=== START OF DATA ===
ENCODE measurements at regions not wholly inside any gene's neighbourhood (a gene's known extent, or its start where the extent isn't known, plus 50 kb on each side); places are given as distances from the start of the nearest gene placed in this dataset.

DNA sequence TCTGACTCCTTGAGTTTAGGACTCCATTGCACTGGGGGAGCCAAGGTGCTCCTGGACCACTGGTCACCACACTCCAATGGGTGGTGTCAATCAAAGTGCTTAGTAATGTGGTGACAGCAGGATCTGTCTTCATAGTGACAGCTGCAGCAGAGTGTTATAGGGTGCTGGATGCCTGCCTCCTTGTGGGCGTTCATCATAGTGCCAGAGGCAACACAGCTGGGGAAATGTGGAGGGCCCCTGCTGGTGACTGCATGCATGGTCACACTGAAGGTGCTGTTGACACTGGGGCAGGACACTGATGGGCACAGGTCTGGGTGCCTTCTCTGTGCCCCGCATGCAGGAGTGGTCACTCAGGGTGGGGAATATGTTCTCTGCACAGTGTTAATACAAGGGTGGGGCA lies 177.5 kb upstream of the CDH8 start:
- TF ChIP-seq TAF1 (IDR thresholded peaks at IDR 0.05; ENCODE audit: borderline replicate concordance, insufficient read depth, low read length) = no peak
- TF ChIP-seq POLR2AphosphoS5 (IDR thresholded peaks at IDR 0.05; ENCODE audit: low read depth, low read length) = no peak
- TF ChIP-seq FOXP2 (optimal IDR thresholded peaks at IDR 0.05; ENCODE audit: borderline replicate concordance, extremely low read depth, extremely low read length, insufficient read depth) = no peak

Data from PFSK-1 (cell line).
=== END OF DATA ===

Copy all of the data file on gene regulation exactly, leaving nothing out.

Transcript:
ENCODE measurements at regions not wholly inside any gene's neighbourhood (a gene's known extent, or its start where the extent isn't known, plus 50 kb on each side); places are given as distances from the start of the nearest gene placed in this dataset.

DNA sequence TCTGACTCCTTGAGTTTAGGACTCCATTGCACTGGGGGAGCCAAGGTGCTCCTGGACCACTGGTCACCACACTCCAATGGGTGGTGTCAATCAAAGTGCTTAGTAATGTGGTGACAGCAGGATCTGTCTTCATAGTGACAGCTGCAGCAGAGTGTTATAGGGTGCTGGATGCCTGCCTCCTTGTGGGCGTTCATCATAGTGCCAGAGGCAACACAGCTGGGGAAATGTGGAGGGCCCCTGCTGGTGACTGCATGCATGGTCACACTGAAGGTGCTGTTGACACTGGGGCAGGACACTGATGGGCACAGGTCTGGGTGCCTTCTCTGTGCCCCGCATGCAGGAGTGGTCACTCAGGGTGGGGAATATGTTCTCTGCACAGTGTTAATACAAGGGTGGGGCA lies 177.5 kb upstream of the CDH8 start:
- TF ChIP-seq TAF1 (IDR thresholded peaks at IDR 0.05; ENCODE audit: borderline replicate concordance, insufficient read depth, low read length) = no peak
- TF ChIP-seq POLR2AphosphoS5 (IDR thresholded peaks at IDR 0.05; ENCODE audit: low read depth, low read length) = no peak
- TF ChIP-seq FOXP2 (optimal IDR thresholded peaks at IDR 0.05; ENCODE audit: borderline replicate concordance, extremely low read depth, extremely low read length, insufficient read depth) = no peak

Data from PFSK-1 (cell line).